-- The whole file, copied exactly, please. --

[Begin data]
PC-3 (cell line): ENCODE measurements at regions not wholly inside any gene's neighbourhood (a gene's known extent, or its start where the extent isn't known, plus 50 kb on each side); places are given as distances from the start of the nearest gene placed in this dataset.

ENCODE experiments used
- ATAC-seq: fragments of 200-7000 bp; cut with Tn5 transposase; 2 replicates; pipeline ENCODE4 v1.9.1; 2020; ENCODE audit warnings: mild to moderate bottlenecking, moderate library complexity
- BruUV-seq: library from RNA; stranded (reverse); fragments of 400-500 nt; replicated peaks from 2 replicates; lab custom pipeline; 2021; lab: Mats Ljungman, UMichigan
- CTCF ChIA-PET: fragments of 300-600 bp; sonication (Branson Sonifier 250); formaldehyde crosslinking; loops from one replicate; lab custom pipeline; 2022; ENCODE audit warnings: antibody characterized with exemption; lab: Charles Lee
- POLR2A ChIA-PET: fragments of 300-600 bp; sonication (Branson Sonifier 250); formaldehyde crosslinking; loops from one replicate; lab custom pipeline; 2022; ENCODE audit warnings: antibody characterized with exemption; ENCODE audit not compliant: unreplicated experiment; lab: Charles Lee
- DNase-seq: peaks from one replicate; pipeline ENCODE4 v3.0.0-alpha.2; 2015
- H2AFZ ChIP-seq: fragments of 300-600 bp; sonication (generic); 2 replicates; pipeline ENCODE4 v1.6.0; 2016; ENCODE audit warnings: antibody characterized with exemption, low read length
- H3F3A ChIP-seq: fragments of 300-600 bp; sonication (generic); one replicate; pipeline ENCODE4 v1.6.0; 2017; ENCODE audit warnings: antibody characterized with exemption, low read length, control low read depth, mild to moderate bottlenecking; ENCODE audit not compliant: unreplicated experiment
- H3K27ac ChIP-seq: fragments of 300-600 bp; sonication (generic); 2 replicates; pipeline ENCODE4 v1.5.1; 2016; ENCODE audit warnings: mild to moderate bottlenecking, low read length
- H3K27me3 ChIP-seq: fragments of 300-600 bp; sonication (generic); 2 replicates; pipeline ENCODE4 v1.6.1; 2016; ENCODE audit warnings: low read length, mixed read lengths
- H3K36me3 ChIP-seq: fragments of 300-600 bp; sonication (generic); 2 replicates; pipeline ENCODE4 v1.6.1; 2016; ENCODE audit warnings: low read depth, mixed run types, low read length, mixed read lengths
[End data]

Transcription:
PC-3 (cell line): ENCODE measurements at regions not wholly inside any gene's neighbourhood (a gene's known extent, or its start where the extent isn't known, plus 50 kb on each side); places are given as distances from the start of the nearest gene placed in this dataset.

ENCODE experiments used
- ATAC-seq: fragments of 200-7000 bp; cut with Tn5 transposase; 2 replicates; pipeline ENCODE4 v1.9.1; 2020; ENCODE audit warnings: mild to moderate bottlenecking, moderate library complexity
- BruUV-seq: library from RNA; stranded (reverse); fragments of 400-500 nt; replicated peaks from 2 replicates; lab custom pipeline; 2021; lab: Mats Ljungman, UMichigan
- CTCF ChIA-PET: fragments of 300-600 bp; sonication (Branson Sonifier 250); formaldehyde crosslinking; loops from one replicate; lab custom pipeline; 2022; ENCODE audit warnings: antibody characterized with exemption; lab: Charles Lee
- POLR2A ChIA-PET: fragments of 300-600 bp; sonication (Branson Sonifier 250); formaldehyde crosslinking; loops from one replicate; lab custom pipeline; 2022; ENCODE audit warnings: antibody characterized with exemption; ENCODE audit not compliant: unreplicated experiment; lab: Charles Lee
- DNase-seq: peaks from one replicate; pipeline ENCODE4 v3.0.0-alpha.2; 2015
- H2AFZ ChIP-seq: fragments of 300-600 bp; sonication (generic); 2 replicates; pipeline ENCODE4 v1.6.0; 2016; ENCODE audit warnings: antibody characterized with exemption, low read length
- H3F3A ChIP-seq: fragments of 300-600 bp; sonication (generic); one replicate; pipeline ENCODE4 v1.6.0; 2017; ENCODE audit warnings: antibody characterized with exemption, low read length, control low read depth, mild to moderate bottlenecking; ENCODE audit not compliant: unreplicated experiment
- H3K27ac ChIP-seq: fragments of 300-600 bp; sonication (generic); 2 replicates; pipeline ENCODE4 v1.5.1; 2016; ENCODE audit warnings: mild to moderate bottlenecking, low read length
- H3K27me3 ChIP-seq: fragments of 300-600 bp; sonication (generic); 2 replicates; pipeline ENCODE4 v1.6.1; 2016; ENCODE audit warnings: low read length, mixed read lengths
- H3K36me3 ChIP-seq: fragments of 300-600 bp; sonication (generic); 2 replicates; pipeline ENCODE4 v1.6.1; 2016; ENCODE audit warnings: low read depth, mixed run types, low read length, mixed read lengths